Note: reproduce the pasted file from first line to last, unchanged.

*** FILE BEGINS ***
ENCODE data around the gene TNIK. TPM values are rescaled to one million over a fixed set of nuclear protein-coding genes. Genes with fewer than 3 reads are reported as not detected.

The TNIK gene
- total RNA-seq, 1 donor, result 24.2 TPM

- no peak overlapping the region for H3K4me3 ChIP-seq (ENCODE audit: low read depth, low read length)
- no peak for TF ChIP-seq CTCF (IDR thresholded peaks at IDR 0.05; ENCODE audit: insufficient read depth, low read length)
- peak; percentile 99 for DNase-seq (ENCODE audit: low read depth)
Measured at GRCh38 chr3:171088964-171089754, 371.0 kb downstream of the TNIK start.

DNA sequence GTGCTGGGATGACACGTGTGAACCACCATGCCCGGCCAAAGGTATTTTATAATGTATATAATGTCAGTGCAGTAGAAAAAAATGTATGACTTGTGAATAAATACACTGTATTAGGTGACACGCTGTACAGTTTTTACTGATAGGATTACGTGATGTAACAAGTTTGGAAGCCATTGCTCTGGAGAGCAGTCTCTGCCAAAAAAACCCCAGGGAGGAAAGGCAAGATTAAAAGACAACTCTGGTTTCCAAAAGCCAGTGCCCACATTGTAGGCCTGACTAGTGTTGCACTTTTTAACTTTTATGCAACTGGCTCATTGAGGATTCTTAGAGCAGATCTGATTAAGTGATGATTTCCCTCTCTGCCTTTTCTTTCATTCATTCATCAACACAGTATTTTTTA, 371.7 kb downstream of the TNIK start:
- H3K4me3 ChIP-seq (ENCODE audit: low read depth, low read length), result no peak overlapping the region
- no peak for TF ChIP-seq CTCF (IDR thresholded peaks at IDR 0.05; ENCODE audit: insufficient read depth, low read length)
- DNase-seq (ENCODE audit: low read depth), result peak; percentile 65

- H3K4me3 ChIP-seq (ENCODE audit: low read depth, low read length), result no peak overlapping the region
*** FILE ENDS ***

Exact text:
ENCODE data around the gene TNIK. TPM values are rescaled to one million over a fixed set of nuclear protein-coding genes. Genes with fewer than 3 reads are reported as not detected.

The TNIK gene
- total RNA-seq, 1 donor, result 24.2 TPM

- no peak overlapping the region for H3K4me3 ChIP-seq (ENCODE audit: low read depth, low read length)
- no peak for TF ChIP-seq CTCF (IDR thresholded peaks at IDR 0.05; ENCODE audit: insufficient read depth, low read length)
- peak; percentile 99 for DNase-seq (ENCODE audit: low read depth)
Measured at GRCh38 chr3:171088964-171089754, 371.0 kb downstream of the TNIK start.

DNA sequence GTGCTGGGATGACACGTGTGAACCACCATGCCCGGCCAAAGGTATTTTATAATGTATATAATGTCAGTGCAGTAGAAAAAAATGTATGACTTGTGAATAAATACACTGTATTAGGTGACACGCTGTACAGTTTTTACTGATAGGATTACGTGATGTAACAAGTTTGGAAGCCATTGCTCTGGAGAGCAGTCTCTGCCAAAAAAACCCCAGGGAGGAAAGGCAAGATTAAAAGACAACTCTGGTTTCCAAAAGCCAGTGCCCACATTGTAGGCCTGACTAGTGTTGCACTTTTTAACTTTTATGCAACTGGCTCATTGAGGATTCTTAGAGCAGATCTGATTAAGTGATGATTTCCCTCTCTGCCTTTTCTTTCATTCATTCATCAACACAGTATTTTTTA, 371.7 kb downstream of the TNIK start:
- H3K4me3 ChIP-seq (ENCODE audit: low read depth, low read length), result no peak overlapping the region
- no peak for TF ChIP-seq CTCF (IDR thresholded peaks at IDR 0.05; ENCODE audit: insufficient read depth, low read length)
- DNase-seq (ENCODE audit: low read depth), result peak; percentile 65

- H3K4me3 ChIP-seq (ENCODE audit: low read depth, low read length), result no peak overlapping the region